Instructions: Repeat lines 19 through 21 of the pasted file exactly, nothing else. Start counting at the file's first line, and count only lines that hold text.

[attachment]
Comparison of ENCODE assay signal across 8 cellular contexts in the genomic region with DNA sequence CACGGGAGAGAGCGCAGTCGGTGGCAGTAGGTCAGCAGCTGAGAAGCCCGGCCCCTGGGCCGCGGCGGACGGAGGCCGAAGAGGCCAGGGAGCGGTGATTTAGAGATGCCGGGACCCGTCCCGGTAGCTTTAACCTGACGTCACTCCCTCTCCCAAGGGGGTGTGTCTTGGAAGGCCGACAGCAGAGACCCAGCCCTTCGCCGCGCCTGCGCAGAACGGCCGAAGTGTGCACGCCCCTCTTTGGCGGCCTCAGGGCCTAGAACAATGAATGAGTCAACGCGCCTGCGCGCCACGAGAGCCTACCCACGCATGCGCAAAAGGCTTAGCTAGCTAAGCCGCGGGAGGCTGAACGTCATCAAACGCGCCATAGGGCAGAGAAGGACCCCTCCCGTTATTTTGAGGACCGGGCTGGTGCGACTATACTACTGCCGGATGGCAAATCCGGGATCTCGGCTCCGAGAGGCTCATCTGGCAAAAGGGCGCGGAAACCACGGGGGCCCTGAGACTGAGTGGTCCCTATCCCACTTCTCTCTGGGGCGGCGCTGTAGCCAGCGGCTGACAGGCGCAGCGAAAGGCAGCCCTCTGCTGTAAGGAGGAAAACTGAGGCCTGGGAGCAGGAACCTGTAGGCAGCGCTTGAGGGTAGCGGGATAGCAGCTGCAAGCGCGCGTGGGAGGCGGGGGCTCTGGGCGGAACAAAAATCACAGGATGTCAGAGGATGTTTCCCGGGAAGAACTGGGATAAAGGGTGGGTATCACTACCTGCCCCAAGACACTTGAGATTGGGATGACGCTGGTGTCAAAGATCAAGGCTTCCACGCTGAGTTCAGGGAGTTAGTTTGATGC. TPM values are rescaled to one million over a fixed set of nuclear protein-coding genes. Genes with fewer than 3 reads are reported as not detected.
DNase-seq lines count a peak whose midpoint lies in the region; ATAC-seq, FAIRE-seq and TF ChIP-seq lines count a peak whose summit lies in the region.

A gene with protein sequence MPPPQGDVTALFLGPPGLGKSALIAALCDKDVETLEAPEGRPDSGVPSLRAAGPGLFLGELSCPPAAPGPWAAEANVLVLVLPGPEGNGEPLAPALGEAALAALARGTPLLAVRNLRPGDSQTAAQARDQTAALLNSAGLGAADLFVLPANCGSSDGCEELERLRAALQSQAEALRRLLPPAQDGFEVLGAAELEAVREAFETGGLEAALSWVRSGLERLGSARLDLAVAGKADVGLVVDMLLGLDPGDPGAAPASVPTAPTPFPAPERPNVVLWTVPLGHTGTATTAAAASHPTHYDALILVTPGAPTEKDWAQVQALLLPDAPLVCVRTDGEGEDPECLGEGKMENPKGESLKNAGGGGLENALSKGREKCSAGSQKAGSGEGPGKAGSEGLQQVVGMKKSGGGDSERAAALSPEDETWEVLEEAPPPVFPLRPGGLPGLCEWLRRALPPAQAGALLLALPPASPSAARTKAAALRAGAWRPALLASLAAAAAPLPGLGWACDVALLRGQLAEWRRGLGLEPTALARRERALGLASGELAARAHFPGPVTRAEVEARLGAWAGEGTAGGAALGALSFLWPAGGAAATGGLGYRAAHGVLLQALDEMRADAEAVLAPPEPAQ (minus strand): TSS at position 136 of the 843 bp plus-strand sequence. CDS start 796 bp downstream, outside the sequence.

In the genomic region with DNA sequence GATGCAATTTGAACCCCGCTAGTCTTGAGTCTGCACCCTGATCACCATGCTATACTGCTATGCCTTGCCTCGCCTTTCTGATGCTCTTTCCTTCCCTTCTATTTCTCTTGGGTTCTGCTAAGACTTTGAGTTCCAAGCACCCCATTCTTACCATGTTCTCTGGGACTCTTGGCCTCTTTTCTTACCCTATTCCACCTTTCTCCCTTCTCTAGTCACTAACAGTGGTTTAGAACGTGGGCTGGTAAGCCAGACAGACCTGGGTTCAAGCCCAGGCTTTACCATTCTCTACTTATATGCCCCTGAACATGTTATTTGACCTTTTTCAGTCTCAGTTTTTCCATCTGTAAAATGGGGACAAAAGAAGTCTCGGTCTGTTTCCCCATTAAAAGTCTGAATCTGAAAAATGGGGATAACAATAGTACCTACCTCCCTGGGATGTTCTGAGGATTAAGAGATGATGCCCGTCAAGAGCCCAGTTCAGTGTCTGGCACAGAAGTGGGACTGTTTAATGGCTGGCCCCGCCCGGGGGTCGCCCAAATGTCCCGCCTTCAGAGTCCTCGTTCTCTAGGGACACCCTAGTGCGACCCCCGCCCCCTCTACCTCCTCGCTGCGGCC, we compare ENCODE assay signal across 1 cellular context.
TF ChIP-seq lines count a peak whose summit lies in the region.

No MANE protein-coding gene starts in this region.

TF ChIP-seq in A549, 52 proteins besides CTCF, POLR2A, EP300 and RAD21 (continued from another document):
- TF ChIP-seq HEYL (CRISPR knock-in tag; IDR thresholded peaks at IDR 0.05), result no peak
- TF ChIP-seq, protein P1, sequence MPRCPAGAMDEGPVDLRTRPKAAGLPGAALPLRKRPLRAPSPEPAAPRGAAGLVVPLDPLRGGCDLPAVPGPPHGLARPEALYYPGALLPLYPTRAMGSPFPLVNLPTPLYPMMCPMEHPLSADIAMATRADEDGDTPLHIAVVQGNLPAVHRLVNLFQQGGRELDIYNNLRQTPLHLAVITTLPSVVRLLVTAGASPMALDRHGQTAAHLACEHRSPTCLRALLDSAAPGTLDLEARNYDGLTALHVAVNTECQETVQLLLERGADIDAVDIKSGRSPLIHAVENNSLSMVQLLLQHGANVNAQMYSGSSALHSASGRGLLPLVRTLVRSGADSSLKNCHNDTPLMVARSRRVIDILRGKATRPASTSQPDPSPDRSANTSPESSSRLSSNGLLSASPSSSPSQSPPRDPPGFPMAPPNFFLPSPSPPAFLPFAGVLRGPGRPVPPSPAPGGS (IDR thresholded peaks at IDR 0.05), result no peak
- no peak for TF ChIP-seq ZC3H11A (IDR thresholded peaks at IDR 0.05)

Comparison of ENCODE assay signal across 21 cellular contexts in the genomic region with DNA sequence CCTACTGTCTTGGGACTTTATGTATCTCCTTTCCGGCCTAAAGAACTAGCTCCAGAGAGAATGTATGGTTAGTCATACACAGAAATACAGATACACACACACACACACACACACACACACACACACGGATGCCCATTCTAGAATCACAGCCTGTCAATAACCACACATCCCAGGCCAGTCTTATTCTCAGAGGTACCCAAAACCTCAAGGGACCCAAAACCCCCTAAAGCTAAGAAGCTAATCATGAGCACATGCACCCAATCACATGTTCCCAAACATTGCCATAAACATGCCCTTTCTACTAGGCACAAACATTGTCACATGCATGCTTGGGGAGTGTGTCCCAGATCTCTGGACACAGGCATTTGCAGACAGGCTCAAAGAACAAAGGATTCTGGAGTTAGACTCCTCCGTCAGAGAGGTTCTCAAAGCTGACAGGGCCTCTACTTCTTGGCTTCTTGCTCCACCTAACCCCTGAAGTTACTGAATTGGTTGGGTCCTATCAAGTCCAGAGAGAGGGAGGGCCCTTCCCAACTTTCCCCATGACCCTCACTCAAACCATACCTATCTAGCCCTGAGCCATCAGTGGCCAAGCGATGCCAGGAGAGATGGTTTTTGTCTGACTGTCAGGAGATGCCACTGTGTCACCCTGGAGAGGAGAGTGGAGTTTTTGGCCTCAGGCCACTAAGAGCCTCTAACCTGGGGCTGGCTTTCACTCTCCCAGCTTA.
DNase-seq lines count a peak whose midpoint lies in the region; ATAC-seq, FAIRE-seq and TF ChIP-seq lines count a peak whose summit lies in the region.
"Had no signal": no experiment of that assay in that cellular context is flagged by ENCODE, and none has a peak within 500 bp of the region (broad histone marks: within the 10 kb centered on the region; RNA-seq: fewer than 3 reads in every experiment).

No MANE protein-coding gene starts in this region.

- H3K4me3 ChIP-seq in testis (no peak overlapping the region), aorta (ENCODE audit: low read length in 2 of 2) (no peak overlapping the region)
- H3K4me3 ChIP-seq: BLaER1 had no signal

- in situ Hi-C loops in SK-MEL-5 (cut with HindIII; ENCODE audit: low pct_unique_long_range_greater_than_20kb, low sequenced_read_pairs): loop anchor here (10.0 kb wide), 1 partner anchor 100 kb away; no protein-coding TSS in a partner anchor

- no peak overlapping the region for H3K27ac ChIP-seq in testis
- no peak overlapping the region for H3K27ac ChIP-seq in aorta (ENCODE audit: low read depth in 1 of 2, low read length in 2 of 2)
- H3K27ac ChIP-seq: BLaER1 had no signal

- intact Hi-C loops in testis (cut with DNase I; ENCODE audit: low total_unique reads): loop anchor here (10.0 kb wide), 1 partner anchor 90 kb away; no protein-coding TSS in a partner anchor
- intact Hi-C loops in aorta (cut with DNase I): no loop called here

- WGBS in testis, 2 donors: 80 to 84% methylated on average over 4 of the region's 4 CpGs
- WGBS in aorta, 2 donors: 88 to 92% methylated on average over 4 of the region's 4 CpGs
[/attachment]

- no peak overlapping the region for H3K27ac ChIP-seq in aorta (ENCODE audit: low read depth in 1 of 2, low read length in 2 of 2)
- H3K27ac ChIP-seq: BLaER1 had no signal

- intact Hi-C loops in testis (cut with DNase I; ENCODE audit: low total_unique reads): loop anchor here (10.0 kb wide), 1 partner anchor 90 kb away; no protein-coding TSS in a partner anchor